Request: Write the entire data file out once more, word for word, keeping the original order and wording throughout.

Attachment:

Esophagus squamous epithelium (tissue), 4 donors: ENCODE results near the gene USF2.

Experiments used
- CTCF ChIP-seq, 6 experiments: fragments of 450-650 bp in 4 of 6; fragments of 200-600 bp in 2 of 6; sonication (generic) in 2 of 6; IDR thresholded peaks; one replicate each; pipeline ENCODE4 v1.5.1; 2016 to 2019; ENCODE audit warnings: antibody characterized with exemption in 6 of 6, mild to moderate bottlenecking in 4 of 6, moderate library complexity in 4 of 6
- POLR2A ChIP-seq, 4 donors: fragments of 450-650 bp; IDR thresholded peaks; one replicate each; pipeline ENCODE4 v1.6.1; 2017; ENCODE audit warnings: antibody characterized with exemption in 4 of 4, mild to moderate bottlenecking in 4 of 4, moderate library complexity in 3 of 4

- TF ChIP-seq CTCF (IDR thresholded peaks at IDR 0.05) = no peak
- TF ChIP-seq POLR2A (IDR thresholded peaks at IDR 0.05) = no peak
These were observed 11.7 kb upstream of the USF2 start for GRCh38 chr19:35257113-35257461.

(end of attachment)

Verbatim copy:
Esophagus squamous epithelium (tissue), 4 donors: ENCODE results near the gene USF2.

Experiments used
- CTCF ChIP-seq, 6 experiments: fragments of 450-650 bp in 4 of 6; fragments of 200-600 bp in 2 of 6; sonication (generic) in 2 of 6; IDR thresholded peaks; one replicate each; pipeline ENCODE4 v1.5.1; 2016 to 2019; ENCODE audit warnings: antibody characterized with exemption in 6 of 6, mild to moderate bottlenecking in 4 of 6, moderate library complexity in 4 of 6
- POLR2A ChIP-seq, 4 donors: fragments of 450-650 bp; IDR thresholded peaks; one replicate each; pipeline ENCODE4 v1.6.1; 2017; ENCODE audit warnings: antibody characterized with exemption in 4 of 4, mild to moderate bottlenecking in 4 of 4, moderate library complexity in 3 of 4

- TF ChIP-seq CTCF (IDR thresholded peaks at IDR 0.05) = no peak
- TF ChIP-seq POLR2A (IDR thresholded peaks at IDR 0.05) = no peak
These were observed 11.7 kb upstream of the USF2 start for GRCh38 chr19:35257113-35257461.